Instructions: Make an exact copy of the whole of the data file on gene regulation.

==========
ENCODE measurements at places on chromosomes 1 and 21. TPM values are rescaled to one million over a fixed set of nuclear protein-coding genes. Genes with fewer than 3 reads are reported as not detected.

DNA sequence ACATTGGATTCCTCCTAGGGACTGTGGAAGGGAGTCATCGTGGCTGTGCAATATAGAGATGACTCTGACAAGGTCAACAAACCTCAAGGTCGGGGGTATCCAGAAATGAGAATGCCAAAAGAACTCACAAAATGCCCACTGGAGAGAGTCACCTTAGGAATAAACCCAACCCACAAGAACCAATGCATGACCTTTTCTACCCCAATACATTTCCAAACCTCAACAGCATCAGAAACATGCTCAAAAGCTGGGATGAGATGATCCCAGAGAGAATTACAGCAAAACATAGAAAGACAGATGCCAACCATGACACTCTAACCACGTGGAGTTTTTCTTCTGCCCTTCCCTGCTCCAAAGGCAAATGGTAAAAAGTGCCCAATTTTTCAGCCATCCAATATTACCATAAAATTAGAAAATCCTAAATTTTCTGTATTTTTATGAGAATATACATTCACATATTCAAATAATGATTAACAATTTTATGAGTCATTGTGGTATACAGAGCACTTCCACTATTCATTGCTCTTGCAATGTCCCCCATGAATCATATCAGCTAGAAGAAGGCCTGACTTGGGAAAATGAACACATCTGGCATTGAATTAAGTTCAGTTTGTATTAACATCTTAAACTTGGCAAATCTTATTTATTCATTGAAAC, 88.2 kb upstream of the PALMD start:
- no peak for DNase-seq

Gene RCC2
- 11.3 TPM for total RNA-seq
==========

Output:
ENCODE measurements at places on chromosomes 1 and 21. TPM values are rescaled to one million over a fixed set of nuclear protein-coding genes. Genes with fewer than 3 reads are reported as not detected.

DNA sequence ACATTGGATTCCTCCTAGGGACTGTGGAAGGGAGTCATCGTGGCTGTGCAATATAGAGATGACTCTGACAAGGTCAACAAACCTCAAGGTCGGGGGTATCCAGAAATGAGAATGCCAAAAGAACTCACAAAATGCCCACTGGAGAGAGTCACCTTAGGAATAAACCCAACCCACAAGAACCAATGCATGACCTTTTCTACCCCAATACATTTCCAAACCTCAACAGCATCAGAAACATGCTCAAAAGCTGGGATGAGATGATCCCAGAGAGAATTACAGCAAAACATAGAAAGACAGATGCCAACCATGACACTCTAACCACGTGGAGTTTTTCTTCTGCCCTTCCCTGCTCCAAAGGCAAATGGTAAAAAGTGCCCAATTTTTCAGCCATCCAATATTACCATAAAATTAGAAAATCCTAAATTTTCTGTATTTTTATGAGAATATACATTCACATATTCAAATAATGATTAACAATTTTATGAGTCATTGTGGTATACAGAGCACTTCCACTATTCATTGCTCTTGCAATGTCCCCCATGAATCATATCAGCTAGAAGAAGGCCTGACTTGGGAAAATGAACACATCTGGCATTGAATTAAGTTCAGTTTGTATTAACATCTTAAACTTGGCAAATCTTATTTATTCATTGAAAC, 88.2 kb upstream of the PALMD start:
- no peak for DNase-seq

Gene RCC2
- 11.3 TPM for total RNA-seq